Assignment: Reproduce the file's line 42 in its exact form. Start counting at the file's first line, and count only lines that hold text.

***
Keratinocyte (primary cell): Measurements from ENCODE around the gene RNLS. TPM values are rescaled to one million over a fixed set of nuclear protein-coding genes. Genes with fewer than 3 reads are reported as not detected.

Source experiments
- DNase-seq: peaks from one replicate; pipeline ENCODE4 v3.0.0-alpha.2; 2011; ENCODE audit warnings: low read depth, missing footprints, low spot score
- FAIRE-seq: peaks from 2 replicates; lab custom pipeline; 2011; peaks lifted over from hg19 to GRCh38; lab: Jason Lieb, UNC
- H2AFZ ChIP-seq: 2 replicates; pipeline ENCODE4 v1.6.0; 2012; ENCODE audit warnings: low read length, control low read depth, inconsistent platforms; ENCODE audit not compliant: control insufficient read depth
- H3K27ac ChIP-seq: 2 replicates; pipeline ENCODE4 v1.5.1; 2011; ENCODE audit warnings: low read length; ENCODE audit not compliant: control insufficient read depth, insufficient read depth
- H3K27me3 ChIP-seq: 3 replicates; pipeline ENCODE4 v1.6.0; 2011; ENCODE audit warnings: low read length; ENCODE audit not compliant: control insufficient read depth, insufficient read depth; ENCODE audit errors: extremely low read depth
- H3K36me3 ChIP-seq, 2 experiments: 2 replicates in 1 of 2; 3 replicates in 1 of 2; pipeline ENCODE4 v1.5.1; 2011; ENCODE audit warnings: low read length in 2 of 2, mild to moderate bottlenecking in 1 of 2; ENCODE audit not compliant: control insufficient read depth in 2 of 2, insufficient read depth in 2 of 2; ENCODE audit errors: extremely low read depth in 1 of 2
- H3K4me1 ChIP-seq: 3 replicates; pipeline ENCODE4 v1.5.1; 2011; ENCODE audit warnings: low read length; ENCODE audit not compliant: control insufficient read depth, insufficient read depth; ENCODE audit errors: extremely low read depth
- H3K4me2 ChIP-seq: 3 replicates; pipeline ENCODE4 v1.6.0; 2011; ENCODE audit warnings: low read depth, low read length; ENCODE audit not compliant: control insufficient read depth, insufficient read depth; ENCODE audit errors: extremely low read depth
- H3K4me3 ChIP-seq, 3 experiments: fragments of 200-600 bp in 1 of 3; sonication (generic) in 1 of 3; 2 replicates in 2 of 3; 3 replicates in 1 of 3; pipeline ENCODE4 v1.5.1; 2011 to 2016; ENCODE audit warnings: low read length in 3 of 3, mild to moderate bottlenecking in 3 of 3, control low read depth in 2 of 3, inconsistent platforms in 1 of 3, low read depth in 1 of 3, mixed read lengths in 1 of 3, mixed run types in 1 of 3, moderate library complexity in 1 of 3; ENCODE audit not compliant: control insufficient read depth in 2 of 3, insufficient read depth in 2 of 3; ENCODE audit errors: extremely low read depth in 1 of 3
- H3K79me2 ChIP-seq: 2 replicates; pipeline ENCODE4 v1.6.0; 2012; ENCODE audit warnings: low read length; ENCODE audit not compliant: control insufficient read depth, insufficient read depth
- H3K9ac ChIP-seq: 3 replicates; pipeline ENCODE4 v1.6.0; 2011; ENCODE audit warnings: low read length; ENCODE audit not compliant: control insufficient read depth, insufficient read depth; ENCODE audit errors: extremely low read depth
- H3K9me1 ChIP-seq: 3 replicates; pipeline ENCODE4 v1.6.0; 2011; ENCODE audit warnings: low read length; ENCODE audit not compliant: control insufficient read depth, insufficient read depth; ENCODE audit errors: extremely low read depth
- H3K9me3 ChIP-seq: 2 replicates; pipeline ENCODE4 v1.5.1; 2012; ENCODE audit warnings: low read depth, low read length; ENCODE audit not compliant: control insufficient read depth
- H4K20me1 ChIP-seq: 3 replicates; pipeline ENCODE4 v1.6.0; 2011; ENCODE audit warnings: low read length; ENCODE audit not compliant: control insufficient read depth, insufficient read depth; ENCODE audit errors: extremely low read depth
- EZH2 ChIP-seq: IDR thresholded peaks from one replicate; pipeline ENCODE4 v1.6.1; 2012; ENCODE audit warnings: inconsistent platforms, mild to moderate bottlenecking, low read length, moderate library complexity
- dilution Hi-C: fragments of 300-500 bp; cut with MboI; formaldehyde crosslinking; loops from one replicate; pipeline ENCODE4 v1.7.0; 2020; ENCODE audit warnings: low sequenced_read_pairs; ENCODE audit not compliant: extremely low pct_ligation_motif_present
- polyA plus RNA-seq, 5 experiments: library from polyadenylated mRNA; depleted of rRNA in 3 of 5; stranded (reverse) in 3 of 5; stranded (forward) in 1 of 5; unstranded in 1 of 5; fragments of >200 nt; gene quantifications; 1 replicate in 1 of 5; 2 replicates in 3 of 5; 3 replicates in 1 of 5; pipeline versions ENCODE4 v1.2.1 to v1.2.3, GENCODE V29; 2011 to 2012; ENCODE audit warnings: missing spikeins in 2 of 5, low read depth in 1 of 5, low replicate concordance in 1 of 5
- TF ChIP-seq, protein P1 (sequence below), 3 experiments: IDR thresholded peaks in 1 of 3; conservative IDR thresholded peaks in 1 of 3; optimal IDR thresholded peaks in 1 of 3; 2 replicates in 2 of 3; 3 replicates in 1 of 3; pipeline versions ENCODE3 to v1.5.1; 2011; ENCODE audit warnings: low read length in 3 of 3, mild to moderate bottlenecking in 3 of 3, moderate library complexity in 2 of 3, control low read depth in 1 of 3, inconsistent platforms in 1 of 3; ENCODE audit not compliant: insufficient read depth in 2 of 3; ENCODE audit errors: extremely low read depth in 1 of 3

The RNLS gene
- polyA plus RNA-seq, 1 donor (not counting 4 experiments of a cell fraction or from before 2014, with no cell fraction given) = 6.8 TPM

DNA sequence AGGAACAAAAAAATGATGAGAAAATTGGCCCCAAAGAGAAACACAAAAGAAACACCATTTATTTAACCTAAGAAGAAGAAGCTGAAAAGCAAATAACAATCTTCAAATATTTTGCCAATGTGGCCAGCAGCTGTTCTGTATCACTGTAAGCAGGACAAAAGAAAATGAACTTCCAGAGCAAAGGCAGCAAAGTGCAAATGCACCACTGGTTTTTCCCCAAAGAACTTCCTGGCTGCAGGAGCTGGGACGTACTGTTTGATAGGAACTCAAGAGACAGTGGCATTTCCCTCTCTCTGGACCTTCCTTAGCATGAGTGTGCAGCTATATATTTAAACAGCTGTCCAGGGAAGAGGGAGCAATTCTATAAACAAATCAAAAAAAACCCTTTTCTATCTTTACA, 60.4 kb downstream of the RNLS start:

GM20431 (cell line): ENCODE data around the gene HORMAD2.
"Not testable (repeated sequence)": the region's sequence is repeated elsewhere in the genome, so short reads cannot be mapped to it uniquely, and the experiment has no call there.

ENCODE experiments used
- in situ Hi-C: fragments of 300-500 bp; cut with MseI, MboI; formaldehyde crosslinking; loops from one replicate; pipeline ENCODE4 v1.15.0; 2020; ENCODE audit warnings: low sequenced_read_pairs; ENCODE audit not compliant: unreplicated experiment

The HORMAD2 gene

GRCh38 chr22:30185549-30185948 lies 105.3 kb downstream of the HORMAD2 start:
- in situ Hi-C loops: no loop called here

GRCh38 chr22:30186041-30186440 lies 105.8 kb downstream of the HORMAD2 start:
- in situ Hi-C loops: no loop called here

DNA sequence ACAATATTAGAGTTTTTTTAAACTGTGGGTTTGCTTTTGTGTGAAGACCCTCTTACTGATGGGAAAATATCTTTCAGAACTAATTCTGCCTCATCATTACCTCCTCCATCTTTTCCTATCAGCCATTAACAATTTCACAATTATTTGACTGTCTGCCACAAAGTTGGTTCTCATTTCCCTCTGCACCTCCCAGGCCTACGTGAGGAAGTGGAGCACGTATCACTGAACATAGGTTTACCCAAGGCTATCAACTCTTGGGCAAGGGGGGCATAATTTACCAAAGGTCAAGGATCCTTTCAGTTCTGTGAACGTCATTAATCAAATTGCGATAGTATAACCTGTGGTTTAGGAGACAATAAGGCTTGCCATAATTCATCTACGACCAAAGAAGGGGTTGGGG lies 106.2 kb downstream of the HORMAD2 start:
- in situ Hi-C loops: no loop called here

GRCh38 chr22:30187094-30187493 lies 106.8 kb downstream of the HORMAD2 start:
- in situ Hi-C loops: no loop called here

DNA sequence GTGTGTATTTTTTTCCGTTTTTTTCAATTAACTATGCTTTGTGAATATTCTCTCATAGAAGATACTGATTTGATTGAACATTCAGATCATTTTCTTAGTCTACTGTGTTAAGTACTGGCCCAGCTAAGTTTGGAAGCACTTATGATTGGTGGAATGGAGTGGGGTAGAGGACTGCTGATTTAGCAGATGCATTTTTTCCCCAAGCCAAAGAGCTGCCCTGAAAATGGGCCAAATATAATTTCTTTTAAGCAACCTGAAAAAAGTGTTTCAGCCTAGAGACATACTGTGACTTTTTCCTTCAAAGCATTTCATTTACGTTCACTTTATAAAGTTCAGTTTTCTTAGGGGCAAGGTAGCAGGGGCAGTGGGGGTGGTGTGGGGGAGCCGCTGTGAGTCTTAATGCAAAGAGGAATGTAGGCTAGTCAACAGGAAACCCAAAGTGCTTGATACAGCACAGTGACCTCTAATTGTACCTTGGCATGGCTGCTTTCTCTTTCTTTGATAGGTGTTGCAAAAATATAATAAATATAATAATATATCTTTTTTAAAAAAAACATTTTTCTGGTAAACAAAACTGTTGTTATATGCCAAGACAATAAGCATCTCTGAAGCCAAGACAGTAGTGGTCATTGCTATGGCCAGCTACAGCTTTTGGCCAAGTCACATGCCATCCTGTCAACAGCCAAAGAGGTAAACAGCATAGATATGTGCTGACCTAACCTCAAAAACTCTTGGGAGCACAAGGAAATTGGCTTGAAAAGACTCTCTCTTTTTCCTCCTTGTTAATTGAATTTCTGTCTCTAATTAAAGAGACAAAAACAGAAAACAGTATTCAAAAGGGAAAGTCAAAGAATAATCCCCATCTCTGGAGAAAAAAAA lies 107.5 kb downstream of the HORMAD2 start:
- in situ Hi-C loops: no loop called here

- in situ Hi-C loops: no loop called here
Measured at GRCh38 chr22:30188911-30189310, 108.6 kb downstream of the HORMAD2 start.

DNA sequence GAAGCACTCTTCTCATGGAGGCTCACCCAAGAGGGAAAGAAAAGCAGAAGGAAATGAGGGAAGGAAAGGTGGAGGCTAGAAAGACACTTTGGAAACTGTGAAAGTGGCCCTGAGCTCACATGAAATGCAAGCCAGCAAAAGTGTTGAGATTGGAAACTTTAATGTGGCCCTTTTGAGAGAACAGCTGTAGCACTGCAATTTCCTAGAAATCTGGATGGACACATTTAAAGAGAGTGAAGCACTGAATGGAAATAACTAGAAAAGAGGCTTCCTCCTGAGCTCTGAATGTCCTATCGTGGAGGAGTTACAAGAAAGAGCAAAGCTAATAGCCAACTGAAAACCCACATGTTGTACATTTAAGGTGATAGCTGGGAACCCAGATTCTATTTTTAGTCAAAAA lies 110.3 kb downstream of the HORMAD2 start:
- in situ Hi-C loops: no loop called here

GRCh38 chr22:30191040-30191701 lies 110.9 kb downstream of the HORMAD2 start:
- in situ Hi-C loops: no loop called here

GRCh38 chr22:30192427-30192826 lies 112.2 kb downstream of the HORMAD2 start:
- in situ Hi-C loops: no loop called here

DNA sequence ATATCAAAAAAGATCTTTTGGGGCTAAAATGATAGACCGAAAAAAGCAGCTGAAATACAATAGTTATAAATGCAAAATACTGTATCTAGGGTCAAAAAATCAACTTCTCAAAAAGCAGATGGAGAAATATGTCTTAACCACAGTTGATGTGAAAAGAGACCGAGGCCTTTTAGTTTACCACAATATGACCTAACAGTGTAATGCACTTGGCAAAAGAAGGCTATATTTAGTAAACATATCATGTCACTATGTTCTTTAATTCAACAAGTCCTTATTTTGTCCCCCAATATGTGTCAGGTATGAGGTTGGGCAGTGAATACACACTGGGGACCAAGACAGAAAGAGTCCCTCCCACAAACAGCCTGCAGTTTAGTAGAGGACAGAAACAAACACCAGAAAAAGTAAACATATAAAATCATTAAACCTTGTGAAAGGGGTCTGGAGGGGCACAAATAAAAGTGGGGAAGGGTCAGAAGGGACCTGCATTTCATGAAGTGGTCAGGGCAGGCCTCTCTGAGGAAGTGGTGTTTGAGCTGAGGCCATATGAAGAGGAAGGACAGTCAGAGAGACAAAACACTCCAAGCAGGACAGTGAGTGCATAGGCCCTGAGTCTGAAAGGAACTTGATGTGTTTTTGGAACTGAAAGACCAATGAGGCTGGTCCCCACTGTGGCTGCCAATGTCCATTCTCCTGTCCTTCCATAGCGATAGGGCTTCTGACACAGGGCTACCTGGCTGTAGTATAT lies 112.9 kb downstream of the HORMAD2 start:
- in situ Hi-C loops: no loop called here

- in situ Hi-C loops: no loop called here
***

- in situ Hi-C loops: no loop called here